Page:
Wednesday, October 30, 2013

10 Plants that Shook the World

Wondering what the 10 plants are?  

Spoiler alert!  Drumroll...

1) Papyrus
2) Pepper
3) Tea
4) Sugarcane
5) Cotton
6) Cacao
7) Cinchona
8) Rubber
9) Potato
10) Corn 

In reading about each of these world shaking plants, it occurred to me that early civilizations were really onto something.  I am also writing this post on Columbus Day though it won't post until later, and though I'm not at all a fan of his methodology, it makes me think of Chris and all those other explorers of the late 1400's and their shock at early cultures valuing plants or spices in higher regard  But the joke's on the explorers because once you have gold, you use it to get...your hands on those super valuable plants and spices.  Am I right?

Author Gillian Richardson does an awesome job of engaging readers with fun factoids, history, and even present day anecdotes as well as frame of reference for the impact we have on the growing climate for many of these plants and conservation as well.  

Artist, Kim Rosen, has a unique style that lends itself to creating artwork to complement the Richardson's text.

One more spoiler - herbal tea does NOT contain tea.  Who knew?

Reading about wars waged for control of supply and supply routes of many of these natural resources made me think of the present day situation we find ourselves in waging wars or...conflicts to protect what seems to always end up being countries that are situated with vast access to oil.  Coincidence?  I think not.

Likewise, for the first time, Great Britain's land grabs and colonization efforts made sense to me for the first time.  Again, not that I agree with the methods.  At all.  But it made sense.  They needed tropical lands to grow plants in the "right" climate in order to control the supply chain.  The Revolutionary War and the dumping of ALL that tea in the Boston Harbor must have REALLY ticked them off.  Just saying.

And the revelation that potatoes did not originate in Ireland was an eye opener for me.

I do so love to learn and 10 Plants that Shook the World kept me engaged and wanting to read more.  Kudos to Richardson and Rosen!

10 Plants that Shook the World
ISBN: 968-1-55451-445-8
Published 2013 by Annick Press
I borrowed this copy from my public library to read and review.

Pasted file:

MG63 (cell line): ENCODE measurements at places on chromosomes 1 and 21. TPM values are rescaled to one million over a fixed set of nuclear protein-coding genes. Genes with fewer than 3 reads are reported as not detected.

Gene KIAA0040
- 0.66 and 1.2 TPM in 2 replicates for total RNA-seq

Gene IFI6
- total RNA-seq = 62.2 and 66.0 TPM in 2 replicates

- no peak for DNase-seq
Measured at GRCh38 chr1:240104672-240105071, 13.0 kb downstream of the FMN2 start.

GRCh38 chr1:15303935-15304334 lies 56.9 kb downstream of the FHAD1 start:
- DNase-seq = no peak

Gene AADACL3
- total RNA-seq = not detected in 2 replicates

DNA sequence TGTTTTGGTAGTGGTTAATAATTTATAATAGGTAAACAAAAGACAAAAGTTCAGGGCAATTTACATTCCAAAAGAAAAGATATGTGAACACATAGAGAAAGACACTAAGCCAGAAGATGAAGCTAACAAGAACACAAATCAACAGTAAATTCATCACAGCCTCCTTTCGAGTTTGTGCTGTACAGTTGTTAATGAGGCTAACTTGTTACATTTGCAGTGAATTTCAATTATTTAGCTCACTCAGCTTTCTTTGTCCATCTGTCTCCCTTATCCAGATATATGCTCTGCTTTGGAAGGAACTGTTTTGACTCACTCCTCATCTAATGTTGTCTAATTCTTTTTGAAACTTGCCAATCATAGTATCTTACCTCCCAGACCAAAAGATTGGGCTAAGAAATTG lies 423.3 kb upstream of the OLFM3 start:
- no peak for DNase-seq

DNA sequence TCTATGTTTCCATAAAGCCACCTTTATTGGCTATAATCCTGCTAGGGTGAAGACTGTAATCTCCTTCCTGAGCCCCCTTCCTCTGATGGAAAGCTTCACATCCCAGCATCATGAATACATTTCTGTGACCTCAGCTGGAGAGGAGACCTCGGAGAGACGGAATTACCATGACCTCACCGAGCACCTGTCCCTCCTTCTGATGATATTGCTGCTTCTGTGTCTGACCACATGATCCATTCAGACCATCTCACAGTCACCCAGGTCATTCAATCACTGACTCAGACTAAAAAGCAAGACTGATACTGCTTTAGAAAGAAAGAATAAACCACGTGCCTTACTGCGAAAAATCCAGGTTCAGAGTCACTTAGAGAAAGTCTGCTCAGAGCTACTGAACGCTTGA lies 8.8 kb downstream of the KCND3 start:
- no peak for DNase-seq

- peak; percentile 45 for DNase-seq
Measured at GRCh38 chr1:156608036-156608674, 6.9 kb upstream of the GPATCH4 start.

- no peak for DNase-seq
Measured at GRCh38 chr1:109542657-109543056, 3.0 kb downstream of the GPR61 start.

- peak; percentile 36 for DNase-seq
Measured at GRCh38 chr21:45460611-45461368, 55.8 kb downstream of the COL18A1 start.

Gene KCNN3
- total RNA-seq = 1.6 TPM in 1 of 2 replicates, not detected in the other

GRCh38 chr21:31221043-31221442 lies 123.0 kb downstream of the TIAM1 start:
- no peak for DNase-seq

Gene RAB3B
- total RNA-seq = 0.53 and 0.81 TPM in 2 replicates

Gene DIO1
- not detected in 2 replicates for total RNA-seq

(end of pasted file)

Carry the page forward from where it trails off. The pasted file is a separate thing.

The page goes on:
Tuesday, October 29, 2013

The Tapir Scientist

Sy Montgomery and Nic Bishop are a super team when it comes to collaborating on "Scientists in the Field" type books.  Following in the footsteps of:

  • Kakapo Rescue: Saving the World's Strangest Parrot
  • Saving the Ghost of the Mountain: An Expedition Among Snow Leopards in Mongolia
  • Quest for the Tree Kangaroo: An Expedition to the Cloud Forest of New Guinea
  • The Tapir Scientist: Saving South America's Largest Mammal 
Takes the reader to an exotic destination, The Pantanal.

Quite frankly, just writing out that list of amazing nonfiction titles makes me want to be in on this "Scientists in the Field" writing team. Traveling to New Zealand, Mongolia, New Guinea and now South America for "work" doesn't sound too bad to me.  Having wild animals still roaming from prehistoric times named after you (spoiler alert), also not too shabby.

In Tapir Scientist, Sy Montgomery captures the daily trials and successes of Pati Medici and her tapir team.  Nic Bishop's photography helps the reader to feel as if they are there.  The photographs capture the landscape of the Patanal and the diverse population of wildlife besides the tapirs that are found there.  In addition to learning more (much more than I had known before) about tapirs, I learned how to properly pronounce their name.  I never thought to question my pronunciation before, pronouncing it tuh-peer when in fact, it should be pronounced tay-peer.  Good to know.  I liked reading about the length to which the veterinarians and scientists go to not stress out the animals when they are trying to collect data or radio collar the tapirs.  Interesting too was Gabriel's, the master marksman's, backstory of learning to hunt and not liking the feeling of hunting a creature, so he turned his skill to a good cause of helping to learn more about the animals and hopefully justify further conservation of their land by helping to sedate them from afar by a dart instead of having them caught in traps which can cause higher anxiety.

Tapirs are such interesting looking creatures.  So cool that they have remained unchanged since the Miocene period.  They must be doing something right if evolution hasn't touched them!  Likewise, Sy Montgomery and Nic Bishop have also been doing something right to create such awesome nonfiction reads that take the reader to places they might not otherwise encounter.  Although, evidently we are all welcome to stay at the ranch.  I'm booking my flight there now.  Check it out: Baia das Pedras

The Tapir Scientist
ISBN: 978-0-547-81548-0
Published 2013 by Houghton Mifflin Books for Children
I borrowed this copy from my public library to read and review.

Monday, October 28, 2013

The Beatles Were Fab (and They Were Funny)

The Beatles were (and their music still is) fab.  Reading about their instrument choices on page one made me wonder.  What if Paul continued to play the trumpet instead of the guitar?  Could have been a whole different music scene!

Stacy Innerst's illustrations are perfect for this book.  The caricature-esque style of the Fab Four on the cover and the picture of Ed Sullivan capture the moment.  The end papers with jelly beans remind us that jelly beans are harder than "jelly babies" and hurt when thrown.  I love the guitar roller coaster image as well as the speech bubbles to show the joking nature of their interviews.